This understanding of Torah study is perhaps best encapsulated in a powerful statement of R. Tzadok HaKohein of Lublin: “God, may He be blessed, made a book – which is the World – and a commentary to that book – which is the Torah, for the Torah is like an explanation of the ways to acquire knowledge of God through created things” (Tzidkat Ha-Tzaddik §216). Torah study is our essential guide, directing our attention to every corner of God’s wondrous creation and teaching us to place it in its proper context. But as R. Tzadok clearly implies, our primary object of study was always meant to be the world itself.
If there is an area in which Philo might help to restore balance in our current era, it is undoubtedly this. I will elaborate on this idea in my conclusion, but first, let us explore how Philo became a quiet, yet influential, voice in modern Jewish thought.
Philo’s Seat at the Table
How Jewish is Philo? It’s a natural question, and we see that it was particularly perplexing to one of the first Jews to engage seriously with Philo’s thought – R. Azaria de Rossi of sixteenth century Italy. In his Me’or Einayim, de Rossi levels powerful challenges to Philo’s orthodoxy, including his suspicion that Philo was ignorant of Hebrew and the Oral Torah. After weighing the evidence, de Rossi ultimately concludes with a neutral verdict, capable of defending Philo but unwilling to venerate him. As we will see, de Rossi’s contemporaries did not share his concerns.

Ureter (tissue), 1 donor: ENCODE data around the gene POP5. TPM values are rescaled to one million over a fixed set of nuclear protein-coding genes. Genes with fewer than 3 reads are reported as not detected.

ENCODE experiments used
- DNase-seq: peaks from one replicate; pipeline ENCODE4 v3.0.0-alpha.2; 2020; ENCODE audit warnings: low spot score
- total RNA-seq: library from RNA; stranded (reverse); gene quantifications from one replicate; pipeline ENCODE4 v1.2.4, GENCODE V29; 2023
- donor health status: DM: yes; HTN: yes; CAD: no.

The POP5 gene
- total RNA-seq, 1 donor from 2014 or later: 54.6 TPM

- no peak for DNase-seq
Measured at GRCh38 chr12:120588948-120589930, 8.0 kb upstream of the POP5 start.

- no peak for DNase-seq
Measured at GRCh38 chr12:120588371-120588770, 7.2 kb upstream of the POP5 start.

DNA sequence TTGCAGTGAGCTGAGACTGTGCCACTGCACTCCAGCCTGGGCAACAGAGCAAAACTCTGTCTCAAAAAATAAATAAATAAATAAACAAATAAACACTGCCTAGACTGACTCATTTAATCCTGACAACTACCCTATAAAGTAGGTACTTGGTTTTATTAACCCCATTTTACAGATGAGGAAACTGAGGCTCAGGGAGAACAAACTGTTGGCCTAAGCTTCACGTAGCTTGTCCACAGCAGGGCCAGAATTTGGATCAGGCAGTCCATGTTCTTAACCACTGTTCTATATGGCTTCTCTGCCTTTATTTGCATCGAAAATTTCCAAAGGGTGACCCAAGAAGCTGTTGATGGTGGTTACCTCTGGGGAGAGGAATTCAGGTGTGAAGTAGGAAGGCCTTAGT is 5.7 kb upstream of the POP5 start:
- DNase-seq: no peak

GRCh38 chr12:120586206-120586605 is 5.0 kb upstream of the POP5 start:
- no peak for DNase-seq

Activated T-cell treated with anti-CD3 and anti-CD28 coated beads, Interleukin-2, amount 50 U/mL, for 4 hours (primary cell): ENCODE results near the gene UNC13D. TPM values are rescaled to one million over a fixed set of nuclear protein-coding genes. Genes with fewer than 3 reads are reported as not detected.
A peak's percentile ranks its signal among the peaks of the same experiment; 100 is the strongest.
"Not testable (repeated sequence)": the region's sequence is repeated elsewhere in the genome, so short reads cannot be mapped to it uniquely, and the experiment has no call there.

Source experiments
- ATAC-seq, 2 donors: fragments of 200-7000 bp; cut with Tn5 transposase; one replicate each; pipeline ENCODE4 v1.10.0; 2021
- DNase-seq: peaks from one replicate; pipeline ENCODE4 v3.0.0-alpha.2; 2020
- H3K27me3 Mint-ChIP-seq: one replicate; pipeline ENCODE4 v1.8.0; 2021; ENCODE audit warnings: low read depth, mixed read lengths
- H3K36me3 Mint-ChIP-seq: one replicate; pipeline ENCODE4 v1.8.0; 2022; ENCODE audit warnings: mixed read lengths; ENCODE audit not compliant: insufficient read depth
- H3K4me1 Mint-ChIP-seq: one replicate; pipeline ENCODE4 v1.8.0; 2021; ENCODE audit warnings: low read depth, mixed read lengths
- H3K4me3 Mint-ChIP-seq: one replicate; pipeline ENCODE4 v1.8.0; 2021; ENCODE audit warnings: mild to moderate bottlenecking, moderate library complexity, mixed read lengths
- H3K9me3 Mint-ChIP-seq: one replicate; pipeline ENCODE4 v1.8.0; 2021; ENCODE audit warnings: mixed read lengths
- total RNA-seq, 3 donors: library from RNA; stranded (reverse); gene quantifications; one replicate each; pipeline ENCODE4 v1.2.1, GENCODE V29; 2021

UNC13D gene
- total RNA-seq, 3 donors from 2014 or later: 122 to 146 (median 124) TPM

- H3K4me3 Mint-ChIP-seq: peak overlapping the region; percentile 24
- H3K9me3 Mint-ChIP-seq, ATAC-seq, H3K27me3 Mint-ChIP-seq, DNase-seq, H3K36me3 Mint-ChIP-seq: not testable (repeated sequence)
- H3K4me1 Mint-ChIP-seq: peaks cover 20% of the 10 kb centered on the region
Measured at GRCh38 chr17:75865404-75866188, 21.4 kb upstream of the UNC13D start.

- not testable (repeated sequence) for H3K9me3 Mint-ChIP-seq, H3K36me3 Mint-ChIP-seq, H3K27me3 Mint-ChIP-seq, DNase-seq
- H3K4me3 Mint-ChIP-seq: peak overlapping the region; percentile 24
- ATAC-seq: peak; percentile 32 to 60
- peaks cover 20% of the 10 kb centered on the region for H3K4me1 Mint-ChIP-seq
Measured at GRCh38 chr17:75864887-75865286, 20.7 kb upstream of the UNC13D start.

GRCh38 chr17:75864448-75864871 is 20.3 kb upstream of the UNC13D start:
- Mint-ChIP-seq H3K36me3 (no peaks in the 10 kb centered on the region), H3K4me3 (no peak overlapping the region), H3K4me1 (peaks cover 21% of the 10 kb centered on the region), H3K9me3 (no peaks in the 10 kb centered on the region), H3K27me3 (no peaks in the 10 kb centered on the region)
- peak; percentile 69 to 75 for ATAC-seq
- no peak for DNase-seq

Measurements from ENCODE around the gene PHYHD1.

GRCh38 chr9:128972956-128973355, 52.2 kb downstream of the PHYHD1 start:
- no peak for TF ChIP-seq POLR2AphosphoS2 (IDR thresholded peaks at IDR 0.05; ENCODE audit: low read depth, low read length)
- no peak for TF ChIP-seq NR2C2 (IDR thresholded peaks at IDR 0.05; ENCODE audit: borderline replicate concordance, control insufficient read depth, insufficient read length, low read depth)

Philo was born circa 20 BCE. Why did it take over fifteen centuries for Jews to begin studying his writings? Alexandrian Jewry collapsed not long after his death, and with it Jewish immersion in the Greek language. Philo’s works were preserved almost exclusively by Christian scholars, who found his allegorical approach valuable. Only in the sixteenth century, with their translation into Latin, did Philo’s extensive writings become available to classically educated Jews. Since then, Philo has been translated into English and even Hebrew, but de Rossi’s suspicions still hover over his works. Can Philo ever be considered a “traditional” source for modern Jews?